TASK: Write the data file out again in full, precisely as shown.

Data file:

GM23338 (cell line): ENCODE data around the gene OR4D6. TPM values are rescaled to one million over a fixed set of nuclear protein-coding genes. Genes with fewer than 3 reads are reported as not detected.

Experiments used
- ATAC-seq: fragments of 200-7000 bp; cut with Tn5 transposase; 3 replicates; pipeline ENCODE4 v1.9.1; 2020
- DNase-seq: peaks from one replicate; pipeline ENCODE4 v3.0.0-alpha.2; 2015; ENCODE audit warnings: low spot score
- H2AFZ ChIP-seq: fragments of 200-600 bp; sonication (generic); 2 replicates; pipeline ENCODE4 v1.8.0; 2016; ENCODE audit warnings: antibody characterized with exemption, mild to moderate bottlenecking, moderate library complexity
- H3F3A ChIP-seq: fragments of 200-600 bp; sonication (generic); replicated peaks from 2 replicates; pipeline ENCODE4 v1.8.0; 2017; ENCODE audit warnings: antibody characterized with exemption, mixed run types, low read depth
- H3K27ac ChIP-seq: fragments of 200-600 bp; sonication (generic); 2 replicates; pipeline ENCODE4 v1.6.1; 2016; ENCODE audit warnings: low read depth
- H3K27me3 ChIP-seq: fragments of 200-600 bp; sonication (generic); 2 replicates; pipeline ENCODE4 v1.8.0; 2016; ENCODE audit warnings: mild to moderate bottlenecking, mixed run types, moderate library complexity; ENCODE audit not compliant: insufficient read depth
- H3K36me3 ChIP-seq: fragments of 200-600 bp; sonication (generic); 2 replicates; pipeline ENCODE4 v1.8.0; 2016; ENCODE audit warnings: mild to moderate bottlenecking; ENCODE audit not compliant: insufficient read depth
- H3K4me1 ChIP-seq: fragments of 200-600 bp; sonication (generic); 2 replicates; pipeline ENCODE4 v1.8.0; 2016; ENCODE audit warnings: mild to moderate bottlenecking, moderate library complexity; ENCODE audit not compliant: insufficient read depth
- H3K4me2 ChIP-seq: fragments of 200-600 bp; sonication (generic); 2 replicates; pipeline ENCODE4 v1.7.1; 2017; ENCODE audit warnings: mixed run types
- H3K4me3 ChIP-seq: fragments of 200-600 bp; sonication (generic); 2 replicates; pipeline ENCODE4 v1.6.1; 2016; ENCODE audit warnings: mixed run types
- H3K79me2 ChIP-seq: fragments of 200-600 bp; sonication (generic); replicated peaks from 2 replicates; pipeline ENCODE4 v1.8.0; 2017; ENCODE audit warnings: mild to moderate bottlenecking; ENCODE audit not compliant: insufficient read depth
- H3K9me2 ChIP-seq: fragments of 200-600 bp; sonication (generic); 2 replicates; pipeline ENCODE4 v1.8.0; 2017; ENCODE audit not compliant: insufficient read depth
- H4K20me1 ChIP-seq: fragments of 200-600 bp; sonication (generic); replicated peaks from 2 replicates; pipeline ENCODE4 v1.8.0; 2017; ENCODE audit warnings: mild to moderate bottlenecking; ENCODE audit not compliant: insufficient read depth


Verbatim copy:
GM23338 (cell line): ENCODE data around the gene OR4D6. TPM values are rescaled to one million over a fixed set of nuclear protein-coding genes. Genes with fewer than 3 reads are reported as not detected.

Experiments used
- ATAC-seq: fragments of 200-7000 bp; cut with Tn5 transposase; 3 replicates; pipeline ENCODE4 v1.9.1; 2020
- DNase-seq: peaks from one replicate; pipeline ENCODE4 v3.0.0-alpha.2; 2015; ENCODE audit warnings: low spot score
- H2AFZ ChIP-seq: fragments of 200-600 bp; sonication (generic); 2 replicates; pipeline ENCODE4 v1.8.0; 2016; ENCODE audit warnings: antibody characterized with exemption, mild to moderate bottlenecking, moderate library complexity
- H3F3A ChIP-seq: fragments of 200-600 bp; sonication (generic); replicated peaks from 2 replicates; pipeline ENCODE4 v1.8.0; 2017; ENCODE audit warnings: antibody characterized with exemption, mixed run types, low read depth
- H3K27ac ChIP-seq: fragments of 200-600 bp; sonication (generic); 2 replicates; pipeline ENCODE4 v1.6.1; 2016; ENCODE audit warnings: low read depth
- H3K27me3 ChIP-seq: fragments of 200-600 bp; sonication (generic); 2 replicates; pipeline ENCODE4 v1.8.0; 2016; ENCODE audit warnings: mild to moderate bottlenecking, mixed run types, moderate library complexity; ENCODE audit not compliant: insufficient read depth
- H3K36me3 ChIP-seq: fragments of 200-600 bp; sonication (generic); 2 replicates; pipeline ENCODE4 v1.8.0; 2016; ENCODE audit warnings: mild to moderate bottlenecking; ENCODE audit not compliant: insufficient read depth
- H3K4me1 ChIP-seq: fragments of 200-600 bp; sonication (generic); 2 replicates; pipeline ENCODE4 v1.8.0; 2016; ENCODE audit warnings: mild to moderate bottlenecking, moderate library complexity; ENCODE audit not compliant: insufficient read depth
- H3K4me2 ChIP-seq: fragments of 200-600 bp; sonication (generic); 2 replicates; pipeline ENCODE4 v1.7.1; 2017; ENCODE audit warnings: mixed run types
- H3K4me3 ChIP-seq: fragments of 200-600 bp; sonication (generic); 2 replicates; pipeline ENCODE4 v1.6.1; 2016; ENCODE audit warnings: mixed run types
- H3K79me2 ChIP-seq: fragments of 200-600 bp; sonication (generic); replicated peaks from 2 replicates; pipeline ENCODE4 v1.8.0; 2017; ENCODE audit warnings: mild to moderate bottlenecking; ENCODE audit not compliant: insufficient read depth
- H3K9me2 ChIP-seq: fragments of 200-600 bp; sonication (generic); 2 replicates; pipeline ENCODE4 v1.8.0; 2017; ENCODE audit not compliant: insufficient read depth
- H4K20me1 ChIP-seq: fragments of 200-600 bp; sonication (generic); replicated peaks from 2 replicates; pipeline ENCODE4 v1.8.0; 2017; ENCODE audit warnings: mild to moderate bottlenecking; ENCODE audit not compliant: insufficient read depth